Considering how far north Finland is, the country has a milder climate than one might expect. In general, Finland has an extreme swing between summer and winter, with bitterly cold winters when temperatures drop to -4ºF (-20ºC) in many areas, particularly in northern Lapland. Summer, by contrast, can be surprisingly warm with temperatures rising to 68ºF (20ºC) or more. Temperatures as high as 86ºF (30ºC) are possible in the south and east of the country.

The capital, Helsinki, remains temperate, varying between an average of 63ºF (17ºC) in July to 23ºF (-5ºC) in February. February is the coldest month in Finland and July is the warmest. Snow usually covers the ground in southern Finland from December to April, and northern Finland is covered in snow from October to April.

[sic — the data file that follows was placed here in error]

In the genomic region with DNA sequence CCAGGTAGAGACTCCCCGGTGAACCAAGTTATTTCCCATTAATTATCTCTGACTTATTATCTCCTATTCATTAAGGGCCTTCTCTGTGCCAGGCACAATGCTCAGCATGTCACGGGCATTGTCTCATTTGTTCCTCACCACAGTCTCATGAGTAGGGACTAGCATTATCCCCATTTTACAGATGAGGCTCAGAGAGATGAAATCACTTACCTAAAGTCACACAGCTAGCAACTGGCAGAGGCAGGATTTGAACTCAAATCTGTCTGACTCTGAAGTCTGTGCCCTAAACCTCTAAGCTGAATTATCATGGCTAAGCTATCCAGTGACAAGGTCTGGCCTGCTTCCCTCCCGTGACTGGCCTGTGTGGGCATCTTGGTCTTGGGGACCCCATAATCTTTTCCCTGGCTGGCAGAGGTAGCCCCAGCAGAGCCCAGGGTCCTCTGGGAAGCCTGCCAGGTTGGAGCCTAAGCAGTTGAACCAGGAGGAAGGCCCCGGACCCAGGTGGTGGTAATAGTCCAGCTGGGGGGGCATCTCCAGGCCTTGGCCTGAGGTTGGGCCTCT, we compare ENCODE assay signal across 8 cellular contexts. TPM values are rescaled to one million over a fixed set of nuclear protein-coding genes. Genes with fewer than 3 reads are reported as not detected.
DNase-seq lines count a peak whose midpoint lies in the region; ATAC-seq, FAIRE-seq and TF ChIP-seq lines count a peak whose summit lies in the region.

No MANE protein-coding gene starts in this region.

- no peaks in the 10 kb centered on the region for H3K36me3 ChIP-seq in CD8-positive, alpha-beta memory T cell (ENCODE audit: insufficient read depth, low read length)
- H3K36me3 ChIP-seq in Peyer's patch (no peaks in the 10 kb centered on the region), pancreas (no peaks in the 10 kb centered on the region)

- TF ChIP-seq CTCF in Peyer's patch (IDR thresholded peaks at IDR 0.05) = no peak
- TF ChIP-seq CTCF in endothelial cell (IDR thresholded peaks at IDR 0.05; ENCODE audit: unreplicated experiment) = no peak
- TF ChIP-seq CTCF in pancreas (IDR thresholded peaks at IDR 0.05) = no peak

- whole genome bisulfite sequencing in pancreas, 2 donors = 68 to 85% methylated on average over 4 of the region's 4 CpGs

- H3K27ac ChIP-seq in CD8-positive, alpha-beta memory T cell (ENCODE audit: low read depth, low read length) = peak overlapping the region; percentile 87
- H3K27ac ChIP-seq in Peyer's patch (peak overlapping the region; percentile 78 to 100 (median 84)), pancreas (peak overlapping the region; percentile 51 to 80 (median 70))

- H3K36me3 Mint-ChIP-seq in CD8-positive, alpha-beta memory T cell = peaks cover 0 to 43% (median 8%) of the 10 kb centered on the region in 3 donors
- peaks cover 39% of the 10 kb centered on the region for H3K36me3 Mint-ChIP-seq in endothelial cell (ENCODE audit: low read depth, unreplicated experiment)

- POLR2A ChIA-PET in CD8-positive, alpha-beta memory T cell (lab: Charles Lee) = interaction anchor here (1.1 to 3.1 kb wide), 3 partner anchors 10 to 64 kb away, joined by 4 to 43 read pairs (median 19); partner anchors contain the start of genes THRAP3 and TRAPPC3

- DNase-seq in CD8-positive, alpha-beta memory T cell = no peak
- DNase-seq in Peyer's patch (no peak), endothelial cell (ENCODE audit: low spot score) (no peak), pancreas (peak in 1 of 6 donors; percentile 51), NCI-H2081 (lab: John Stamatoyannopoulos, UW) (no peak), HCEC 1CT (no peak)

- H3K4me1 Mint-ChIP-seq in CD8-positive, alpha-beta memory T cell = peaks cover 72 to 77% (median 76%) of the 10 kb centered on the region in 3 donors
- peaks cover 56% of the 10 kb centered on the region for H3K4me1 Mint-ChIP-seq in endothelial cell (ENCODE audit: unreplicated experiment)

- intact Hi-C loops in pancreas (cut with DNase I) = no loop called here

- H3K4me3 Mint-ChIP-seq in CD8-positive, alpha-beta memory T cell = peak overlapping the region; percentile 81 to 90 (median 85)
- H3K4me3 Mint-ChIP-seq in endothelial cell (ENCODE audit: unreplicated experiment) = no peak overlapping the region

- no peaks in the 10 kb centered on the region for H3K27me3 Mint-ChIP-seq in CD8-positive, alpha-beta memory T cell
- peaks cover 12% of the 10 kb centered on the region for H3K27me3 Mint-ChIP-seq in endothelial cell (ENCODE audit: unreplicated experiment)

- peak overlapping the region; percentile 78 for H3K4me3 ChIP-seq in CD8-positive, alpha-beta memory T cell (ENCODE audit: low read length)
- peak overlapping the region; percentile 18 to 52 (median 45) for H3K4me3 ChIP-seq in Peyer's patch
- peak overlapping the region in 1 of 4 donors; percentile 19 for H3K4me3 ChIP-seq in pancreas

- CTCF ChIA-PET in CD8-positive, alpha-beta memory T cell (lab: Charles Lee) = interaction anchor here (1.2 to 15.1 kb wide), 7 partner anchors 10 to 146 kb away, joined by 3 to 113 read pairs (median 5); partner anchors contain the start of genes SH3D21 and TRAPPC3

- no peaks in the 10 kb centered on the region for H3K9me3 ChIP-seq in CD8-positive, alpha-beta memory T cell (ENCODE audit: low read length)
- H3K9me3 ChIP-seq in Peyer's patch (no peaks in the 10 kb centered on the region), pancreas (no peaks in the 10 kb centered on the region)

In the far north, the sun does not set for about 73 days during summer, while in winter the sun remains below the horizon for a 51-day stretch: a feature of life in Finland that expats often struggle to come to terms with. The winter night sky, especially in the northern areas of Finland, is often lit up with the magical dancing light of the aurora borealis.